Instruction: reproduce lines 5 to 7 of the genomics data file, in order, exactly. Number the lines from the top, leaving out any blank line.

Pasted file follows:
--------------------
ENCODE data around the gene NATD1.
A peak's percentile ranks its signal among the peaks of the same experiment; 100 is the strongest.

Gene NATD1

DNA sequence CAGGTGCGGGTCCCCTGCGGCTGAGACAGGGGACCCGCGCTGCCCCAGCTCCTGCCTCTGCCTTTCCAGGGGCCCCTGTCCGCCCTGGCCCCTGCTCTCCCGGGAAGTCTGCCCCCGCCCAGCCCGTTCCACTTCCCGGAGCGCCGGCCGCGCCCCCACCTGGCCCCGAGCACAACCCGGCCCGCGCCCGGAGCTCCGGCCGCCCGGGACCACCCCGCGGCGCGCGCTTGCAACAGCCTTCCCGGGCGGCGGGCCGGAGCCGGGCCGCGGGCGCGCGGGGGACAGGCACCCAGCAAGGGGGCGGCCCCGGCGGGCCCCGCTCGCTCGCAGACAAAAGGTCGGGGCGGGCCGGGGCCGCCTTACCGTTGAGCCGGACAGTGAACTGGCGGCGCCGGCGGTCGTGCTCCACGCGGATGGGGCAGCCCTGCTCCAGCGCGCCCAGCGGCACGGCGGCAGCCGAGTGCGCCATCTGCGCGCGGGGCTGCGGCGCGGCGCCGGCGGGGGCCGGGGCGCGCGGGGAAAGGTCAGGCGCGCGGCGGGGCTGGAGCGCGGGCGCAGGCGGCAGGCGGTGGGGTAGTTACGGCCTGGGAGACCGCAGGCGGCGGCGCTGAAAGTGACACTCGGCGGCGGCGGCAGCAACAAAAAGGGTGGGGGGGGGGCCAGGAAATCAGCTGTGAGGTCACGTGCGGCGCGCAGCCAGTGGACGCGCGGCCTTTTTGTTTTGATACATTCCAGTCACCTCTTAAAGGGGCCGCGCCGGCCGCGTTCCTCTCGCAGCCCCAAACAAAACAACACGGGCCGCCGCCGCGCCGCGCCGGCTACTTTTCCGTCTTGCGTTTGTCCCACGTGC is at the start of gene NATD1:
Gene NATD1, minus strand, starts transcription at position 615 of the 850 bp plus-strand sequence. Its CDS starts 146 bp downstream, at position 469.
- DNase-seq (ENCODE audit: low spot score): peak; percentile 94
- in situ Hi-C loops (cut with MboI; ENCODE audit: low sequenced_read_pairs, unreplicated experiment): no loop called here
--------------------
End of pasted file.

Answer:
Gene NATD1, minus strand, starts transcription at position 615 of the 850 bp plus-strand sequence. Its CDS starts 146 bp downstream, at position 469.
- DNase-seq (ENCODE audit: low spot score): peak; percentile 94
- in situ Hi-C loops (cut with MboI; ENCODE audit: low sequenced_read_pairs, unreplicated experiment): no loop called here